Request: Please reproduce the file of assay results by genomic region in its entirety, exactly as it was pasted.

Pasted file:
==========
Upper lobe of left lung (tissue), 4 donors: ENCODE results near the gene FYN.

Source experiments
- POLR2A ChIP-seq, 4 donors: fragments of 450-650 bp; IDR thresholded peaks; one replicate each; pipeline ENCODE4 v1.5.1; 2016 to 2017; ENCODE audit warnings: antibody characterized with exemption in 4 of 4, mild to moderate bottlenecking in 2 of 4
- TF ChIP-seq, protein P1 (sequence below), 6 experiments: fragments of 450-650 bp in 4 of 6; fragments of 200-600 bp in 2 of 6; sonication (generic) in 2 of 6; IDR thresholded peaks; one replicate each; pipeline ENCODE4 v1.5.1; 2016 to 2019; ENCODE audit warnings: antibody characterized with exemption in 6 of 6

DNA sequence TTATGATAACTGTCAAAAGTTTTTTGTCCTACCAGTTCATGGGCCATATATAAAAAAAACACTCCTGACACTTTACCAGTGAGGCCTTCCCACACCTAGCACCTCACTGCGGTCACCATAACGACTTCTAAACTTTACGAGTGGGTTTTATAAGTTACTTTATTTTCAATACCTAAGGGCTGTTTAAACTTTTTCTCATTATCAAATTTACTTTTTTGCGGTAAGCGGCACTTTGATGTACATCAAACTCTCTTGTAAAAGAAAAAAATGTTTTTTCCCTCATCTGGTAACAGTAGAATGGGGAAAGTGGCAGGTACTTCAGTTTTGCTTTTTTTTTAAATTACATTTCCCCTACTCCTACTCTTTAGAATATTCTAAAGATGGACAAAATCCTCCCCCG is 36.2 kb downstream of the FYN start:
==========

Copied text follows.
Upper lobe of left lung (tissue), 4 donors: ENCODE results near the gene FYN.

Source experiments
- POLR2A ChIP-seq, 4 donors: fragments of 450-650 bp; IDR thresholded peaks; one replicate each; pipeline ENCODE4 v1.5.1; 2016 to 2017; ENCODE audit warnings: antibody characterized with exemption in 4 of 4, mild to moderate bottlenecking in 2 of 4
- TF ChIP-seq, protein P1 (sequence below), 6 experiments: fragments of 450-650 bp in 4 of 6; fragments of 200-600 bp in 2 of 6; sonication (generic) in 2 of 6; IDR thresholded peaks; one replicate each; pipeline ENCODE4 v1.5.1; 2016 to 2019; ENCODE audit warnings: antibody characterized with exemption in 6 of 6

DNA sequence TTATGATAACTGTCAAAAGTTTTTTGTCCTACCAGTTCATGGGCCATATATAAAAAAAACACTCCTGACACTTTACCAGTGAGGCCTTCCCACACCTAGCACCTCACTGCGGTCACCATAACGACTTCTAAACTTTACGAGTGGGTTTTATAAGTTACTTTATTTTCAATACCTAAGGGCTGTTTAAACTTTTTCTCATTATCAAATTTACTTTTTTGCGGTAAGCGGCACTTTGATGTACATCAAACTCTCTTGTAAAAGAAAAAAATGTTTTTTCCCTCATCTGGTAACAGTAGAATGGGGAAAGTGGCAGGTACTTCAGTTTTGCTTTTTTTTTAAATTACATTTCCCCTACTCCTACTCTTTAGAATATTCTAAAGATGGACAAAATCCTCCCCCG is 36.2 kb downstream of the FYN start: